Today I saw the documentary Tim's Vermeer.
Tim Jenison is a longtime friend of Penn & Teller. When they learned that he had developed an obsession for determining whether or not famous Dutch artist Johannes Vermeer used technology to create his works, they decided to film the process.
The result is this funny, smart, captivating film.
Jenison, so certain that British artist David Hockney is on to something with his theory that some of history's finest artists used camera obscura techniques to complete their paintings, decides to take the idea one step further and teach himself how to paint with that process.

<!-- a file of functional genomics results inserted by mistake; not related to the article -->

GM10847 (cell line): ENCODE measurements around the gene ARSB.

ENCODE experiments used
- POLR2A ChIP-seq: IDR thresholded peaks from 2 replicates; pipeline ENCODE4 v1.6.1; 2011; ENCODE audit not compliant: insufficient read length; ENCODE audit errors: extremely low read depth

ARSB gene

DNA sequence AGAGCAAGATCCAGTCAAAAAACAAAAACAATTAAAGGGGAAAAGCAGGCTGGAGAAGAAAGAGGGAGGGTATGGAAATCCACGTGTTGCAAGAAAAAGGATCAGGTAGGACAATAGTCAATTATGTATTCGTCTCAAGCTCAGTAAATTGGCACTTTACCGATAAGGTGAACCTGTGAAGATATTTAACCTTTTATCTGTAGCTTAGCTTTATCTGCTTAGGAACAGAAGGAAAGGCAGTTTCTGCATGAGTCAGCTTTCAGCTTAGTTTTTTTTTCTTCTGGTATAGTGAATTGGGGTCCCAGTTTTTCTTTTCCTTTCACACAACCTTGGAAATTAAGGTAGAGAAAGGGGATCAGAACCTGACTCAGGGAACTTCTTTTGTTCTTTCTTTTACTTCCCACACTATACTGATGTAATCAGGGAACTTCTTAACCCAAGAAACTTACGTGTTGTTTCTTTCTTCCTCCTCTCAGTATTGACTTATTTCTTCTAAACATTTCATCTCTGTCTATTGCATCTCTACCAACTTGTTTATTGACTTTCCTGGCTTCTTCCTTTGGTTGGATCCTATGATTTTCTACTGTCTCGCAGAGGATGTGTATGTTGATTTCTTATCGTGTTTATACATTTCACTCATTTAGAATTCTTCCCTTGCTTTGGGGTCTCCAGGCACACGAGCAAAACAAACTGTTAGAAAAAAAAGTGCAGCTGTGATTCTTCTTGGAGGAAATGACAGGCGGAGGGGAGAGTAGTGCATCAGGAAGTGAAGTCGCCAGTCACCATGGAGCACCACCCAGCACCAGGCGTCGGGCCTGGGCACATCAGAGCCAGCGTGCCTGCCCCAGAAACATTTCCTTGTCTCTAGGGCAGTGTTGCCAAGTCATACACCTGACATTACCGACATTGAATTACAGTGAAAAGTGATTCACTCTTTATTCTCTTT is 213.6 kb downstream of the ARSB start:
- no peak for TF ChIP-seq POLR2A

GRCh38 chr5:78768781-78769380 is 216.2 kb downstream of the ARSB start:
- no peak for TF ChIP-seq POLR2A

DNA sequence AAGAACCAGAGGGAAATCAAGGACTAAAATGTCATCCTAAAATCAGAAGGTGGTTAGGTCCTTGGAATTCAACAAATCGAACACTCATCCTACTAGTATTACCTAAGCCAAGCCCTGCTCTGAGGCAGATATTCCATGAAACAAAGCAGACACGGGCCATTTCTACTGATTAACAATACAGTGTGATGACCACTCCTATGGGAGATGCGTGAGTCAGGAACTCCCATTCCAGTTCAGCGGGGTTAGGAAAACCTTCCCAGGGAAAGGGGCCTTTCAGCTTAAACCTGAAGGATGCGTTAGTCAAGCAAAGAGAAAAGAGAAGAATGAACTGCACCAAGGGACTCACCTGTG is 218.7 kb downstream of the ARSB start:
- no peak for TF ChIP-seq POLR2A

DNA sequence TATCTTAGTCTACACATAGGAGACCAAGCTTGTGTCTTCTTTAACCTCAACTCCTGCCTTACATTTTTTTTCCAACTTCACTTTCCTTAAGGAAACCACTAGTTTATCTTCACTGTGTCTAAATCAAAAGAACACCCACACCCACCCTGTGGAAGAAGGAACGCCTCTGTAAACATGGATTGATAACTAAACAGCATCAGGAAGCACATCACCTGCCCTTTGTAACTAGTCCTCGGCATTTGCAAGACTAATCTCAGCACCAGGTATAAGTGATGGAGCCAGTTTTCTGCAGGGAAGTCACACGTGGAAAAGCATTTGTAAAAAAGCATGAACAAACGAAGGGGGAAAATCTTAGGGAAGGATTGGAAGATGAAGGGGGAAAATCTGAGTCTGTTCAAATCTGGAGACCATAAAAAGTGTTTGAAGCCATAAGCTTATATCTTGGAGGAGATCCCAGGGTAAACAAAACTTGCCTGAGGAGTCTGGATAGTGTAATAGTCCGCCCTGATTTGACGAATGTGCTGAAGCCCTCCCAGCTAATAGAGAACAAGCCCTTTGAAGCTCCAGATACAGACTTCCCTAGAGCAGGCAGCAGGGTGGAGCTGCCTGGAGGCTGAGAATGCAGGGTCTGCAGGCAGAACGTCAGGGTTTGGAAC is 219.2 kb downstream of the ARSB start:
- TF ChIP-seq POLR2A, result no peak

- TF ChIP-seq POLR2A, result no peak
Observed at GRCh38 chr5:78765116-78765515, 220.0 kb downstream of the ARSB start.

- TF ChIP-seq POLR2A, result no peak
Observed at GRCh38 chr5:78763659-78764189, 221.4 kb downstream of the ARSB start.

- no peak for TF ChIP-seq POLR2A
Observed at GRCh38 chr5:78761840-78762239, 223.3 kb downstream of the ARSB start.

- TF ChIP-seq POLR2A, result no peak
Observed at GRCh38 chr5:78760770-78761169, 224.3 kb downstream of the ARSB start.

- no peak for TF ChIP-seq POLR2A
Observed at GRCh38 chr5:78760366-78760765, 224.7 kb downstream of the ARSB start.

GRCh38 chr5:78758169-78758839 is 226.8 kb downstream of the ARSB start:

Using a homemade mirror-on-a-stick contraption, he tests his skills and it works. Next, he decides to go full on and renovate a warehouse in San Antonio to look just as Vermeer's studio would have looked, painstakingly re-creating the windows, objects, floors—and people from The Music Lesson. He also mixes the paints the way Vermeer would have had to in the 1600s for the most authentic match possible.
Then, for several months, Tim paints. He paints every inch of his canvas in the exact way that he proposes the original artist did. What he discovers along the way had the audience I sat with gasping in wonder and delight.
I won't spoil the ending and tell you what his conclusion came to be, but I will say that I never dreamed that watching paint dry could be so entertaining.